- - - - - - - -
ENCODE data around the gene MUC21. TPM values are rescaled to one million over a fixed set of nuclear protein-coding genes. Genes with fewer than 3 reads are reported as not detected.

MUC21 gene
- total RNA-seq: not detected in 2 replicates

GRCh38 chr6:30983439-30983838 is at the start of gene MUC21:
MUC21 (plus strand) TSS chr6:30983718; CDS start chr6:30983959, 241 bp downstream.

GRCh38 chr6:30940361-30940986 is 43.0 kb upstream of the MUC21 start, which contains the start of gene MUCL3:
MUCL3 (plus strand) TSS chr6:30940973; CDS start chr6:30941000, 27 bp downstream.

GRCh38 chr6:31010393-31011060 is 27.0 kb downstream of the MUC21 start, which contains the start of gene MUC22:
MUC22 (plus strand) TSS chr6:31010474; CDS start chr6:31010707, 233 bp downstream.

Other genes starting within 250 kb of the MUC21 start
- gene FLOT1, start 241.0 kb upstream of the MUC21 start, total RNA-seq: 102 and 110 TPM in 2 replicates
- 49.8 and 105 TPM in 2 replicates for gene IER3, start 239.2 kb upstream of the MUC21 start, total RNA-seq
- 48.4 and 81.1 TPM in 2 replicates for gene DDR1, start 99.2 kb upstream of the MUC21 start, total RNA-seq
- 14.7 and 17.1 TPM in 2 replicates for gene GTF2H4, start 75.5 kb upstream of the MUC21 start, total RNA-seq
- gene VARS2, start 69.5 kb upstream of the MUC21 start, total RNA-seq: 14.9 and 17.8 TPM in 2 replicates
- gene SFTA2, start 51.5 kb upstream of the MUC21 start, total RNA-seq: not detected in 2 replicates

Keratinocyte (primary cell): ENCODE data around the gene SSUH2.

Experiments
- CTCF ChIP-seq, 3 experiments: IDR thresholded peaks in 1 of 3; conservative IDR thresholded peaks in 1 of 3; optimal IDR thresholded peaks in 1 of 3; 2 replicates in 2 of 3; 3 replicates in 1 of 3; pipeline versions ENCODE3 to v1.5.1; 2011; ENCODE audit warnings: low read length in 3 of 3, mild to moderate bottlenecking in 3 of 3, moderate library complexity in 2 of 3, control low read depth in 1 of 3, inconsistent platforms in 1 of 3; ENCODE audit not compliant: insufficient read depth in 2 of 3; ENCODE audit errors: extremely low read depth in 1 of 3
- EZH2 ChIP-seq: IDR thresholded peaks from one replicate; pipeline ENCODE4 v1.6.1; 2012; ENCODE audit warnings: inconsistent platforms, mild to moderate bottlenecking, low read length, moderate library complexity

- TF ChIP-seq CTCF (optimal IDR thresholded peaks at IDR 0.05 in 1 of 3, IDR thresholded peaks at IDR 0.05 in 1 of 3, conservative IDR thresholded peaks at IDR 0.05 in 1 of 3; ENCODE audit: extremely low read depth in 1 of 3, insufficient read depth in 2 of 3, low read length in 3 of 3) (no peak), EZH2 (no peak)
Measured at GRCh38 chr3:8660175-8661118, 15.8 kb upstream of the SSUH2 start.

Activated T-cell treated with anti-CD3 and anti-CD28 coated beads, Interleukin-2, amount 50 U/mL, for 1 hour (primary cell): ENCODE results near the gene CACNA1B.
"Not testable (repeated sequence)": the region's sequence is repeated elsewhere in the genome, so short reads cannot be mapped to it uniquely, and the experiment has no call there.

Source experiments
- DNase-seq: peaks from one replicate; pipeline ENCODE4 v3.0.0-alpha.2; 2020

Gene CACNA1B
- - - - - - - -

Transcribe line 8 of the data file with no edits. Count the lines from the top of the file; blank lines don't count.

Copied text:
GRCh38 chr6:31010393-31011060 is 27.0 kb downstream of the MUC21 start, which contains the start of gene MUC22: